School staff can refuse to give prescription medicines from packaging that’s been relabelled, rewritten or changed in any way. The name and dose of the drug, the frequency of administration, any likely side effects, and the expiry date should be clearly visible.

Pharmacy teams may be asked for advice by schools about how and where to keep medications. In general, consider this:

  • Non-emergency medicines should be kept in a locked cupboard, preferably in a cool place. It’s not a legal requirement, but if they are not locked up, they should be kept somewhere safe that’s known to the child and any relevant staff (e.g the school office or head teacher’s office)
  • If the child is capable of managing and carrying their own medicines or devices, they should be kept securely on their person or in a lockable place the child can access easily
  • Any medicines that need refrigeration should be kept in an appropriate refrigerator at 2-8°C, with restricted access, in a closed, clearly labelled, plastic container. The temperature should be monitored daily  
  • Make sure children know where their medicines are kept and make it easy for them to get access when they need them. If they are kept locked up, the child should always know where the key is or how to access it 
  • Emergency medicines and devices like asthma inhalers and EpiPens should be immediately accessible and not locked away
  • Controlled drugs must be stored in a locked, non-portable container and only named staff should have access to them. They should still be easily accessible in an emergency. In addition to standard written records, a record should be kept for audit and safety purposes of any doses used and the amount of the controlled drug held.

Schools looking for specific advice on giving medication to children can also refer to the most recent advice from the NASUWT or the most recent statutory guidance from the Department for Education. 

Back to school conditions

As soon as children start mixing after the school holidays, the ‘back to school’ bugs start to appear. Farah Ali, superintendent pharmacist at Perrigo’s Learning Pharmacy, Warman-Freed, in North London, has some tips for pharmacies to pass on to families as children return to school:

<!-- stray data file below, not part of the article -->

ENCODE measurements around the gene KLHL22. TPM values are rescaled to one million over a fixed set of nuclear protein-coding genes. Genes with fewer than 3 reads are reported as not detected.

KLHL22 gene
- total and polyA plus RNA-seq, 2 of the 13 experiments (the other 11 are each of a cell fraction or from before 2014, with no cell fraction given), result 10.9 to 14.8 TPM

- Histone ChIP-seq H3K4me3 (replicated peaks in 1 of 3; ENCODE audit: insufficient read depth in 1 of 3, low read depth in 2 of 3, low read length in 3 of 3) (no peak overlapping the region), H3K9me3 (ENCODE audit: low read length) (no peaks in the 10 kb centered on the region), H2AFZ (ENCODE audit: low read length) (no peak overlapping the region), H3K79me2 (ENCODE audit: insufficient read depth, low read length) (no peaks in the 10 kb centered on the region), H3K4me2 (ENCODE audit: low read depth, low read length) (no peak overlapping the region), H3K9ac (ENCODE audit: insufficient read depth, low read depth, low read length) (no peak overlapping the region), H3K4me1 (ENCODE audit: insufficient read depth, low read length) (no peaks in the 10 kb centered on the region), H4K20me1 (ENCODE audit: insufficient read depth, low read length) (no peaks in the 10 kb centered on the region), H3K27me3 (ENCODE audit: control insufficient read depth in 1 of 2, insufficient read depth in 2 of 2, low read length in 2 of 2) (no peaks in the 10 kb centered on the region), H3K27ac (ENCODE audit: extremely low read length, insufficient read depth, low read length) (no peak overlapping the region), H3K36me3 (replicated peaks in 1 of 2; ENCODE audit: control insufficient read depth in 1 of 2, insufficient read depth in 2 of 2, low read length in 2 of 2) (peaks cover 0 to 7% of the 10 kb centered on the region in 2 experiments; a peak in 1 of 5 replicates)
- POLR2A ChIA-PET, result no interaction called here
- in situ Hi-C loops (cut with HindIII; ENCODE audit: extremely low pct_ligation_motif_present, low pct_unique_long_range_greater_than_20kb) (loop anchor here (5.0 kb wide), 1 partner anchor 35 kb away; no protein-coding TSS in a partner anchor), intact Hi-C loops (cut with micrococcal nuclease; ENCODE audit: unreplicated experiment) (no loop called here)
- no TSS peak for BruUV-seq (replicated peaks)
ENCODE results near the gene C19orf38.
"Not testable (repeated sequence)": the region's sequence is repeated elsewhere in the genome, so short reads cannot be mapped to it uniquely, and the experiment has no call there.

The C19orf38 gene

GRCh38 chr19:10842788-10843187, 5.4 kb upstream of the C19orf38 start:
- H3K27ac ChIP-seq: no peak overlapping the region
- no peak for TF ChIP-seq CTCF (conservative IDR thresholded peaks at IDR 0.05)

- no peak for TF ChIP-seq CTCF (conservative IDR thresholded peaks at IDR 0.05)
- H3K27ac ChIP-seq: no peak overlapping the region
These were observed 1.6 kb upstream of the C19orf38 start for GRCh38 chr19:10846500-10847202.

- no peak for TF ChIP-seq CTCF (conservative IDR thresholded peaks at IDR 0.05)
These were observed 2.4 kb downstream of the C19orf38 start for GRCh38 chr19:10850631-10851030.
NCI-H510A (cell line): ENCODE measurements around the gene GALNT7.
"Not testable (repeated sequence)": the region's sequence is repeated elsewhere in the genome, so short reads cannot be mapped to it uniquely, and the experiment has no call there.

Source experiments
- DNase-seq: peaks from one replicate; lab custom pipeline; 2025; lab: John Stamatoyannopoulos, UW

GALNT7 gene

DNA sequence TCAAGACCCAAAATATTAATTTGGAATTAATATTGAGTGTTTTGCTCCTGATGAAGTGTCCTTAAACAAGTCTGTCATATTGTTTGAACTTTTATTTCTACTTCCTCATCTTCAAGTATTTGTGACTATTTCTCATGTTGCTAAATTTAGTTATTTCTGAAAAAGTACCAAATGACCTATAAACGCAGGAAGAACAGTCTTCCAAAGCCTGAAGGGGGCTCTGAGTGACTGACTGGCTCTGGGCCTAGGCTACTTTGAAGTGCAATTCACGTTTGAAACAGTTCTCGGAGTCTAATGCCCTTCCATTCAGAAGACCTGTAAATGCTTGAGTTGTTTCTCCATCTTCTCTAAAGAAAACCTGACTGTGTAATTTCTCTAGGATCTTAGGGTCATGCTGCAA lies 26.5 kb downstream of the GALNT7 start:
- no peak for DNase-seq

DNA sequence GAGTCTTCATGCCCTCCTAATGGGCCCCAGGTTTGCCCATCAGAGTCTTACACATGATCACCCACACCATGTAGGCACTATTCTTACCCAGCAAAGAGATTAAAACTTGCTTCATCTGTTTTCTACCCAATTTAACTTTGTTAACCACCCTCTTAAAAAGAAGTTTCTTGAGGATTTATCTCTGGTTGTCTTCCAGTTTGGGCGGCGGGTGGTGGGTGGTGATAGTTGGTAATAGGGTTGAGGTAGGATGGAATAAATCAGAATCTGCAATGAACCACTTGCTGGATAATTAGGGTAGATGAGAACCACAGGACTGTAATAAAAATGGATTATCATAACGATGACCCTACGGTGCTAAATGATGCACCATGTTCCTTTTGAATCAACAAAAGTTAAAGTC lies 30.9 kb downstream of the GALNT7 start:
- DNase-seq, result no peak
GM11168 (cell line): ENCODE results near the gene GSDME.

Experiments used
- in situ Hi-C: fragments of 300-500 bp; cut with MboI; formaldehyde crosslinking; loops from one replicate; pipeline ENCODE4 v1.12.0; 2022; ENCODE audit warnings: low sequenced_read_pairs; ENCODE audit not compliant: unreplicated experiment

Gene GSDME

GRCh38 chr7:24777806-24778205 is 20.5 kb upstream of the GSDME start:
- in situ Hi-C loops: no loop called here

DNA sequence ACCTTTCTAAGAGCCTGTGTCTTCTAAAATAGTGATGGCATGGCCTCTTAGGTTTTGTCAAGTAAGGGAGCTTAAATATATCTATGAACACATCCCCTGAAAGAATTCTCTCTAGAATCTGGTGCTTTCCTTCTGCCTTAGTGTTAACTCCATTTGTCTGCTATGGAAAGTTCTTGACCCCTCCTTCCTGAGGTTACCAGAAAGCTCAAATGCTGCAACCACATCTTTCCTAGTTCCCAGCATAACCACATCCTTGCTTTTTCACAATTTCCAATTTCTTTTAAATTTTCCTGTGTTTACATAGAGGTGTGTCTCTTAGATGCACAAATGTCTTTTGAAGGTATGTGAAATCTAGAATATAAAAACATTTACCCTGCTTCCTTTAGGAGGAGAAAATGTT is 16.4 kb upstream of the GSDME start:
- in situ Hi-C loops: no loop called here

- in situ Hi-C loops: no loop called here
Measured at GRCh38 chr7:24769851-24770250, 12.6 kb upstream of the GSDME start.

• Stay fit and healthy: The healthier we are, the better our bodies can respond and recover when we feel unwell; encourage the whole family to exercise often and to maintain good nutrition
  • Plan ahead: Prepare for common health problems by keeping a well-stocked medicine cabinet at home
  • Speak to your pharmacist: Pharmacists have expertise to treat many common health problems straight away without the need for a GP appointment.


Head lice are common in children, and are nothing to do with dirty hair. Anyone can catch them, but they are extremely common in preschool and primary school children (and families) because of their close person to person method of transmission. Parents will probably notice their child itching and scratching around two to three weeks after coming into contact with someone who has head lice.

Head lice should be treated straight away, and everyone in the house should be treated on the same day. There’s no need to keep children away from school. NHS advice is to try wet combing as the first line of treatment, so pharmacies need to ensure they are fully stocked, ready for the seasonal influx of concerned parents. The wet combing routine - wash hair with ordinary shampoo, apply plenty of conditioner, comb hair from the roots to the ends - is advised for days one, five, nine and 13, with a final check on day 17.

Medicated sprays and lotions should be recommended if wet combing isn’t effective. These should kill the infestation within 24 hours or so, although some treatments need to be repeated a week later. A study commissioned by Lyclear in 2020 revealed that nearly half of parents worry that children will be unwell when returning to school or nursery, and 14 per cent of parents are concerned their children will get head lice. Sander Moeyaert, spokesperson for Lyclear, comments: “Head lice in children is something that can be managed relatively easily. There are simple precautions that can help protect against head lice, including tying up or braiding long hair and reminding children not to share hats or scarves with their friends. Parents should check hair regularly for lice and nits as a precaution.”